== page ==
In reality, China is still in the East India Company stage of global
economic strategy – opportunistic and pragmatic rather than
ideological and intellectually coherent.
(It is something of an irony that the one-party autocracy of China is
proving itself eclectic while the open-market democracy of the US has
been doctrinaire.) And while there are some signs that China’s
economic statecraft is moving towards the transparent and
plurilateral, most of its policies towards other emerging markets are
opaque and self-interested.
China’s much-discussed presence in Africa, for example, is often
accompanied by populist rhetoric from Chinese officials about the need
for a new economic model appropriate to Africa. African leaders tired
of the privatisation and deregulation conditions attached to IMF and
World Bank money no doubt welcome China’s willingness to let them keep
more control of their economy. But China’s loans are marked by an
absence of conditionality altogether rather than a different type. (It
is hardly alone in this: the conditionality-light loans of the
Corporación Andina de Fomento, a regional development bank run by
sixteen Latin American and Caribbean countries plus Spain and
Portugal, now finances more infrastructure in Latin America than the
World Bank and Inter-American Development Bank combined.)
Indeed, while China can be regarded as a huge aid lender, eclipsing
the World Bank on some measures, its assistance very largely comes in
forms that promote exports and investment for Chinese companies – a
type of aid financing that Western donors have progressively been
persuaded to reform over the past twenty years. With China’s
activities in Africa going way beyond the well-known projects of
resource extraction to seeing the continent as a valuable trading
partner, its financing is squarely aimed at extending its own
commercial and investment interests.
Yet if anything, China’s activities in Africa are less political than
in earlier decades. Its campaign from the 1960s onwards of building
infrastructure, including the famous Tazara railway from central
Zambia to the Tanzanian port capital of Dar es Salaam, were aimed
squarely at gaining friends in the region as a counterweight to the
Soviet Union and the US.
These days, China’s direct forays into Africa’s politics are
relatively sparse and measured, and the only explicitly political
demand in return for assistance is usually to derecognise Taiwan as an
independent nation. Chinese ambassadors to Zambia, for example, have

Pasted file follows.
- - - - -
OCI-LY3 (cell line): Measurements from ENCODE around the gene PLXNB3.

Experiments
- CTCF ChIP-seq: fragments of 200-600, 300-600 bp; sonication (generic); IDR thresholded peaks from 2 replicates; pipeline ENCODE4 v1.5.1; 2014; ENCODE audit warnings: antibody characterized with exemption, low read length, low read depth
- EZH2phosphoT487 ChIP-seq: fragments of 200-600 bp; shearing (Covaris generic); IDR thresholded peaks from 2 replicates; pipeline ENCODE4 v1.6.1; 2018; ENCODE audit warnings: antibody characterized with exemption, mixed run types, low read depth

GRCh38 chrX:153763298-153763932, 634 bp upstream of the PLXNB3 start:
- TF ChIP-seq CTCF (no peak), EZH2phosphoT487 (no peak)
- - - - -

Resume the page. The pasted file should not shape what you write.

created a stir by speaking out against Zambian politicians who are
hostile to China’s ownership of copper mines and other investments.
But those interventions have been confined to protecting Chinese
interests in the country rather than freelancing widely about national
politics, and the volume of their complaints has reduced along with
declining hostility towards China from the Zambian government.
Anyone expecting a rapid shift from the Chinese equivalent of the East
India Company to the British Empire is likely to be disappointed.
China is not an empire: it is a vastly successful trading nation which
uses state power to further its commercial interests around the globe.
Its economic diplomacy is characterised by hard-nosed opportunism, not
by plurilateral or multilateral cooperation. Its own internal changes,
together with the goals it struggles to achieve on its own, suggest
only a slow migration from one to the other.
Aly-Khan Satchu | May 15 7:04am | Permalink
China is like any other Country and the course is surely determined by
a very hard nosed view of its own National Interest. In Africa, some
might regard China as a Santa Claus but they too will be disavowed of
this Notion. China's Thirst for commodities [and fuel for its economic
Engine] predictably lifted the entire Commodity Price Curve. China saw
this in advance and realised quickly that Africa could slake its
thirst. They moved in. Aly-Khan Satchu
Currency Markets at a Glance WSJ
Euro 1.3715 The Finger is itching and on the trigger
Dollar Index 80.04 s
Japan Yen 101.86 Stronger than expected GDP Expansion in Q1
Swiss Franc 0.8897
Pound 1.6770 LOOKING TO RE ENTER ON THE LONG SIDE
India Rupee 59.44 Headed to 57.50
South Korea Won 1025.75
Brazil Real 2.2026
Egypt Pound 7.1049 [has been easing but in an orderly manner so far]
South Africa Rand 10.3123 looking for a move to 10.00
Japan’s Economy Accelerated in First Quarter
Japan’s economy grew at the fastest pace since 2011 in the first
quarter as companies stepped up investment and consumers splurged
before the first sales-tax rise in 17 years last month.
Gross domestic product grew an annualized 5.9 percent from the
previous quarter, the Cabinet Office said today in Tokyo, more than a
4.2 percent median forecast in a Bloomberg News survey of 32
economists. Consumer spending rose at the fastest pace since the